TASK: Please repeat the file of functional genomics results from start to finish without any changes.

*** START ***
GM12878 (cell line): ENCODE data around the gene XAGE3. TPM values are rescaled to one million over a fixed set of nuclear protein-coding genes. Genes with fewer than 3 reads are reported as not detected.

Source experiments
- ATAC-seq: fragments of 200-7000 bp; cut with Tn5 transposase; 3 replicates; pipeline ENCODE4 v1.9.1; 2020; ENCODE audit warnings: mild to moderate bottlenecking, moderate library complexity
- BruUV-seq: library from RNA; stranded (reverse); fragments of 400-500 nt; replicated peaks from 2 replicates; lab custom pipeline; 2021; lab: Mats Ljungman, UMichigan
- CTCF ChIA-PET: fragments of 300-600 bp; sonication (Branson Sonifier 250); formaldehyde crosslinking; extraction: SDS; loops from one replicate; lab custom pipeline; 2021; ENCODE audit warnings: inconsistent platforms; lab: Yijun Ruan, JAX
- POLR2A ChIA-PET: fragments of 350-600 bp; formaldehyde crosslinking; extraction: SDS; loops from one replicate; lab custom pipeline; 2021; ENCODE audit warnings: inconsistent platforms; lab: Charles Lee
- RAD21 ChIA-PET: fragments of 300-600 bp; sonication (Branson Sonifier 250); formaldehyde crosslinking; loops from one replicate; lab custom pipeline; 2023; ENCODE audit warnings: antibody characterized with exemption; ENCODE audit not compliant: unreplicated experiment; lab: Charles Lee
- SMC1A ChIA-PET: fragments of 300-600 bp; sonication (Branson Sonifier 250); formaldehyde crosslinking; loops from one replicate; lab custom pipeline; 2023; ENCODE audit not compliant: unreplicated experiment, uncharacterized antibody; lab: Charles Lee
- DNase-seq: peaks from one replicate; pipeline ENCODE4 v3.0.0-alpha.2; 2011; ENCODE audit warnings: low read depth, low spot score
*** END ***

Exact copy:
GM12878 (cell line): ENCODE data around the gene XAGE3. TPM values are rescaled to one million over a fixed set of nuclear protein-coding genes. Genes with fewer than 3 reads are reported as not detected.

Source experiments
- ATAC-seq: fragments of 200-7000 bp; cut with Tn5 transposase; 3 replicates; pipeline ENCODE4 v1.9.1; 2020; ENCODE audit warnings: mild to moderate bottlenecking, moderate library complexity
- BruUV-seq: library from RNA; stranded (reverse); fragments of 400-500 nt; replicated peaks from 2 replicates; lab custom pipeline; 2021; lab: Mats Ljungman, UMichigan
- CTCF ChIA-PET: fragments of 300-600 bp; sonication (Branson Sonifier 250); formaldehyde crosslinking; extraction: SDS; loops from one replicate; lab custom pipeline; 2021; ENCODE audit warnings: inconsistent platforms; lab: Yijun Ruan, JAX
- POLR2A ChIA-PET: fragments of 350-600 bp; formaldehyde crosslinking; extraction: SDS; loops from one replicate; lab custom pipeline; 2021; ENCODE audit warnings: inconsistent platforms; lab: Charles Lee
- RAD21 ChIA-PET: fragments of 300-600 bp; sonication (Branson Sonifier 250); formaldehyde crosslinking; loops from one replicate; lab custom pipeline; 2023; ENCODE audit warnings: antibody characterized with exemption; ENCODE audit not compliant: unreplicated experiment; lab: Charles Lee
- SMC1A ChIA-PET: fragments of 300-600 bp; sonication (Branson Sonifier 250); formaldehyde crosslinking; loops from one replicate; lab custom pipeline; 2023; ENCODE audit not compliant: unreplicated experiment, uncharacterized antibody; lab: Charles Lee
- DNase-seq: peaks from one replicate; pipeline ENCODE4 v3.0.0-alpha.2; 2011; ENCODE audit warnings: low read depth, low spot score